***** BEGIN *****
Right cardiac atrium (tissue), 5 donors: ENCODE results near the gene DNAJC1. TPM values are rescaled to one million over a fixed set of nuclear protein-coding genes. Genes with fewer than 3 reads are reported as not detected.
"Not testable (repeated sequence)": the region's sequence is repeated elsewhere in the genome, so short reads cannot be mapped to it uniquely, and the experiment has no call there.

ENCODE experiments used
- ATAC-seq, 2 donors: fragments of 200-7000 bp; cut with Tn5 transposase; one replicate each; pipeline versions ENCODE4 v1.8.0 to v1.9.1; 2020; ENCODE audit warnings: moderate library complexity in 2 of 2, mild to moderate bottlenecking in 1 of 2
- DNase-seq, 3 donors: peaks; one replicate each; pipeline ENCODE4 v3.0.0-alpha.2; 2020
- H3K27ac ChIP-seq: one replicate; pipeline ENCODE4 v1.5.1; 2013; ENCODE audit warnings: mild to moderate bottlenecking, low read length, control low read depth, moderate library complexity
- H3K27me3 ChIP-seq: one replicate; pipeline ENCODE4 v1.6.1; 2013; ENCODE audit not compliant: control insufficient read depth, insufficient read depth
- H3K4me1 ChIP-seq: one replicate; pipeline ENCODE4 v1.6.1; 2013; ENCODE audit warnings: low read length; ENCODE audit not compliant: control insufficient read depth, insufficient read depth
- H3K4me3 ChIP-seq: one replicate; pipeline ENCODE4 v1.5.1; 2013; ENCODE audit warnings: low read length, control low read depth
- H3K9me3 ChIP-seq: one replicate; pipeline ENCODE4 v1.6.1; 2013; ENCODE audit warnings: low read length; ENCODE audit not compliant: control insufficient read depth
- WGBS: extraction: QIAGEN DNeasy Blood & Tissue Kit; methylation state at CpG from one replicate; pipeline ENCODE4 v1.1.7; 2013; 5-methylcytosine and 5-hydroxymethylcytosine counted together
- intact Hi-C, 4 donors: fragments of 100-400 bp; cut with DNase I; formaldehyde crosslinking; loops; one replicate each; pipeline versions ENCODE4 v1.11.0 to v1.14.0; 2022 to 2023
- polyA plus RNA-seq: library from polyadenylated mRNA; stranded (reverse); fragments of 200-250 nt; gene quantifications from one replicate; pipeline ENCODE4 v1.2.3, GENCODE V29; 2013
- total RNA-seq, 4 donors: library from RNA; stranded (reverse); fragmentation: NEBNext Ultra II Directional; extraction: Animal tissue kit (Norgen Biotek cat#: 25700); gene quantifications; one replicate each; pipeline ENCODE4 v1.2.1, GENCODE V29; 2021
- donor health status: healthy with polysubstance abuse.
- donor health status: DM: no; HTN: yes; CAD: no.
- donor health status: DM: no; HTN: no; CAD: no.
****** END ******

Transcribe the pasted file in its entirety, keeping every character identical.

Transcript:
Right cardiac atrium (tissue), 5 donors: ENCODE results near the gene DNAJC1. TPM values are rescaled to one million over a fixed set of nuclear protein-coding genes. Genes with fewer than 3 reads are reported as not detected.
"Not testable (repeated sequence)": the region's sequence is repeated elsewhere in the genome, so short reads cannot be mapped to it uniquely, and the experiment has no call there.

ENCODE experiments used
- ATAC-seq, 2 donors: fragments of 200-7000 bp; cut with Tn5 transposase; one replicate each; pipeline versions ENCODE4 v1.8.0 to v1.9.1; 2020; ENCODE audit warnings: moderate library complexity in 2 of 2, mild to moderate bottlenecking in 1 of 2
- DNase-seq, 3 donors: peaks; one replicate each; pipeline ENCODE4 v3.0.0-alpha.2; 2020
- H3K27ac ChIP-seq: one replicate; pipeline ENCODE4 v1.5.1; 2013; ENCODE audit warnings: mild to moderate bottlenecking, low read length, control low read depth, moderate library complexity
- H3K27me3 ChIP-seq: one replicate; pipeline ENCODE4 v1.6.1; 2013; ENCODE audit not compliant: control insufficient read depth, insufficient read depth
- H3K4me1 ChIP-seq: one replicate; pipeline ENCODE4 v1.6.1; 2013; ENCODE audit warnings: low read length; ENCODE audit not compliant: control insufficient read depth, insufficient read depth
- H3K4me3 ChIP-seq: one replicate; pipeline ENCODE4 v1.5.1; 2013; ENCODE audit warnings: low read length, control low read depth
- H3K9me3 ChIP-seq: one replicate; pipeline ENCODE4 v1.6.1; 2013; ENCODE audit warnings: low read length; ENCODE audit not compliant: control insufficient read depth
- WGBS: extraction: QIAGEN DNeasy Blood & Tissue Kit; methylation state at CpG from one replicate; pipeline ENCODE4 v1.1.7; 2013; 5-methylcytosine and 5-hydroxymethylcytosine counted together
- intact Hi-C, 4 donors: fragments of 100-400 bp; cut with DNase I; formaldehyde crosslinking; loops; one replicate each; pipeline versions ENCODE4 v1.11.0 to v1.14.0; 2022 to 2023
- polyA plus RNA-seq: library from polyadenylated mRNA; stranded (reverse); fragments of 200-250 nt; gene quantifications from one replicate; pipeline ENCODE4 v1.2.3, GENCODE V29; 2013
- total RNA-seq, 4 donors: library from RNA; stranded (reverse); fragmentation: NEBNext Ultra II Directional; extraction: Animal tissue kit (Norgen Biotek cat#: 25700); gene quantifications; one replicate each; pipeline ENCODE4 v1.2.1, GENCODE V29; 2021
- donor health status: healthy with polysubstance abuse.
- donor health status: DM: no; HTN: yes; CAD: no.
- donor health status: DM: no; HTN: no; CAD: no.